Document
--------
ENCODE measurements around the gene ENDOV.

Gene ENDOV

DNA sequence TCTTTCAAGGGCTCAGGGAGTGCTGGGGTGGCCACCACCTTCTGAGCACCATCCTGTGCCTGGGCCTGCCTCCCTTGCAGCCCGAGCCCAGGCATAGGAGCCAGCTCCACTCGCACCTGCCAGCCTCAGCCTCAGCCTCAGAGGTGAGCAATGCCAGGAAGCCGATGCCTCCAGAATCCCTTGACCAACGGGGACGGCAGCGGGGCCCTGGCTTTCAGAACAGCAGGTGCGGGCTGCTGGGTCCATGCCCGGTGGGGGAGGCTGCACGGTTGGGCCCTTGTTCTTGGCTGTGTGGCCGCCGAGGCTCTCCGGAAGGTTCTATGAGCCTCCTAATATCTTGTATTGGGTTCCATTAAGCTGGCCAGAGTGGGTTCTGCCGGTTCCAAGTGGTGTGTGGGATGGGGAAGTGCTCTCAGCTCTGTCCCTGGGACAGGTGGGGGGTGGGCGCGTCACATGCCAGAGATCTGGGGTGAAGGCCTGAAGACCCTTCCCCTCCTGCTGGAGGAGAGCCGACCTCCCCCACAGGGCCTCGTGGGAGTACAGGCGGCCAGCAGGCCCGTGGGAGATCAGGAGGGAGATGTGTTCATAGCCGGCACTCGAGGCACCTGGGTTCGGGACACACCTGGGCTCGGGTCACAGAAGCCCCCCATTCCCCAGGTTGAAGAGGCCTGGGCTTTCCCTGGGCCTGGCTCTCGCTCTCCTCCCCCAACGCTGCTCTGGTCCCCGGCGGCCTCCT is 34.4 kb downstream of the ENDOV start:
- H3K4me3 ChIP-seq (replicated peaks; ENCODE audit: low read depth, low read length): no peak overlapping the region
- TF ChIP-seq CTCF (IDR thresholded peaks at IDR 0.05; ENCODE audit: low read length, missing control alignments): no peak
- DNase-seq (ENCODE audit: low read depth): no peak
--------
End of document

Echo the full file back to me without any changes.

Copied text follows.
ENCODE measurements around the gene ENDOV.

Gene ENDOV

DNA sequence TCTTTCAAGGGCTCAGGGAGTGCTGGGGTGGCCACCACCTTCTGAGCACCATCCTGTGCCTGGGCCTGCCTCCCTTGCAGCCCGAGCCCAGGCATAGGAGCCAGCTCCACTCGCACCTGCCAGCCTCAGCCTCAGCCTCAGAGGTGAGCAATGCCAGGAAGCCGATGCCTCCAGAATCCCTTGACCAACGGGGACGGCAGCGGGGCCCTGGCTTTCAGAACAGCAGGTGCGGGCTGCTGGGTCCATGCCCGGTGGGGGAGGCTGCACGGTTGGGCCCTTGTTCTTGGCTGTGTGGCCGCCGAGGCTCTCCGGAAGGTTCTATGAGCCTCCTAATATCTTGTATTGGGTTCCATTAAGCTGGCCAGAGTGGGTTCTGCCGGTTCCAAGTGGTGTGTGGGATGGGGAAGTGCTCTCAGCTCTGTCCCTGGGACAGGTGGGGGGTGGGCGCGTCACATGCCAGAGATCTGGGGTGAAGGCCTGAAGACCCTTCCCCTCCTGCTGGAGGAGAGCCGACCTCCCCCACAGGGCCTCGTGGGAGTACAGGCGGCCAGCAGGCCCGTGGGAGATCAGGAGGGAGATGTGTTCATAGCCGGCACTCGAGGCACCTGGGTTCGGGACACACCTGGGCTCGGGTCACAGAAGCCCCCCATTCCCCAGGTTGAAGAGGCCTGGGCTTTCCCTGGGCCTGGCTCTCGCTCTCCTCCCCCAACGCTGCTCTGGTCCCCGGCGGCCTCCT is 34.4 kb downstream of the ENDOV start:
- H3K4me3 ChIP-seq (replicated peaks; ENCODE audit: low read depth, low read length): no peak overlapping the region
- TF ChIP-seq CTCF (IDR thresholded peaks at IDR 0.05; ENCODE audit: low read length, missing control alignments): no peak
- DNase-seq (ENCODE audit: low read depth): no peak